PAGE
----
The shareholders contend that the directors omitted material information from corporate proxy statements about Westinghouse's alleged criminal activity in the construction of a nuclear power plant in the Philippines. According to the shareholders, Westinghouse officers made unlawful payments to Philippine operatives in order to obtain a contract to build a power plant in the Philippines and subsequently failed to fulfill their obligations under that contract by substituting cheaper, inferior materials, components and equipment than were specified by the contract terms. These actions allegedly exposed Westinghouse to the threat of substantial losses. The shareholders also claim that Westinghouse proxy statements were materially misleading because they failed to disclose that shareholders' counsel had demanded that Westinghouse's Board of Directors commence legal action against certain officers for their involvement in the Philippine activities, and further, the proxy statements failed to disclose that Westinghouse made substantial expenditures lobbying for the Pennsylvania "Directors Liability Act," which became effective in January of 1987, and protected the directors from liability for any alleged wrongdoing in the Philippines.
According to the allegations, the proxy materials were intended to deceive shareholders into voting with management. The Westinghouse board had disseminated the proxy statements in order to solicit shareholder proxies for the re-election of the directors to the Board and to gain approval of Board-recommended amendments to Westinghouse's articles of incorporation. The shareholders contend that, as a result of misleading proxy statements, the directors successfully solicited votes from shareholders approving their re-election and amending Westinghouse's articles of incorporation and its bylaws to expand director indemnification and to limit director liability, corporate governing maneuvers bearing the prevalent description of "raincoat provisions." It is alleged that the directors' elections and the corporate governance amendments were not in the best interests of the shareholders or the corporation. Plaintiffs further allege that the re-elected directors continued their mismanagement of the company, causing further damages. The shareholders also alleged pendent state law claims that the directors breached fiduciary duties.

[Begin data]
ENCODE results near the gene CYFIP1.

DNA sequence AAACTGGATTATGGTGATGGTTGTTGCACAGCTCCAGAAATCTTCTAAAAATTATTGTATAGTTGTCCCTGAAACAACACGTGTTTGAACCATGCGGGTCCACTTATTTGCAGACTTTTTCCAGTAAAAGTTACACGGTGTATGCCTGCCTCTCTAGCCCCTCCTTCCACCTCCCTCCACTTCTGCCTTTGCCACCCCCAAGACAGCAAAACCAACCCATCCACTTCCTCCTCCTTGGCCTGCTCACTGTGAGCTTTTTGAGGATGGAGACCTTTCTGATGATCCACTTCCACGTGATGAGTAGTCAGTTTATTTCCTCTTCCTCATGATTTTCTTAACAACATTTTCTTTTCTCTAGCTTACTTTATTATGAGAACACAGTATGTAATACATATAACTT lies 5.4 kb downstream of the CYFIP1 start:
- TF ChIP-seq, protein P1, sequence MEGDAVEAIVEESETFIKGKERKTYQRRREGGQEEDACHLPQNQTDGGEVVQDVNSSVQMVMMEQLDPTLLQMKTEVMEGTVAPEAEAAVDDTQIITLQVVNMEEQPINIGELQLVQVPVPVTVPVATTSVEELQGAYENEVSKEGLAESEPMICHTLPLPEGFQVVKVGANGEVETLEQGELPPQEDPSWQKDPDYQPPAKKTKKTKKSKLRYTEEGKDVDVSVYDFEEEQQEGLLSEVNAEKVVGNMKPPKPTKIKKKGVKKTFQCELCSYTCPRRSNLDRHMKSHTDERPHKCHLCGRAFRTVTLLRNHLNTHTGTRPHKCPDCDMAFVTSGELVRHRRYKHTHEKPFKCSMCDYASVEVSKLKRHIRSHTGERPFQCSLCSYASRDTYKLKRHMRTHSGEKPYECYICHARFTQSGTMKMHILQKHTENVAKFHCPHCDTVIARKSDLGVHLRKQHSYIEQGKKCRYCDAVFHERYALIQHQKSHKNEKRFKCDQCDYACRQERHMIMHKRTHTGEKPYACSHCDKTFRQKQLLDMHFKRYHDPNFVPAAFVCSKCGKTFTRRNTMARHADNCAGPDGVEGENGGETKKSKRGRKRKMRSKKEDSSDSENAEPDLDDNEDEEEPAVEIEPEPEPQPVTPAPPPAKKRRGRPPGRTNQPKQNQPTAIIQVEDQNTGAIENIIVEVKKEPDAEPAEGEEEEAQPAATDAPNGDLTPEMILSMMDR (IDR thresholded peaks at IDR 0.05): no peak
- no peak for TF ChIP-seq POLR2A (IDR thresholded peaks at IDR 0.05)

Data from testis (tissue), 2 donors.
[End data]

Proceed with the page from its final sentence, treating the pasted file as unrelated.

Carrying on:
In their complaint, the shareholders sought to have the district court void the director elections tainted by the misleading proxy statements and rescind the raincoat provisions. In addition, they sought compensatory damages relating to the alleged misrepresentations.
The district court applied the six-year New Jersey statute of limitations governing actions for common law fraud to the shareholders' Section 14(a) claims under the reasoning of this court in Roberts v. Magnetic Metals Co., 611 F.2d 450 (3d Cir. 1979). Because the shareholders filed their complaint within six years of discovering the misleading proxy statements, the court concluded that the statute of limitations did not bar the suit. The district court agreed with the directors that the same limitations period governed suits under Section 10(b) and Section 14(a), but the court refused to apply the limitations period prescribed in Lampf, Pleva, Lipkind, Prupis & Petigrow v. Gilbertson, 115 L. Ed. 2d 321, 111 S. Ct. 2773 (1991), because of the "inequity imposed by [its] retroactive application." Westinghouse Elec. Corp. by Levit v. Franklin, 789 F. Supp. 1313, 1319 (D.N.J. 1992). The district court also determined that James B. Beam Distilling Co. v. Georgia, 115 L. Ed. 2d 481, 111 S. Ct. 2439 (1991), was inapplicable to the instant case because the Supreme Court in Lampf had not decided the specific question before this court, to-wit, ...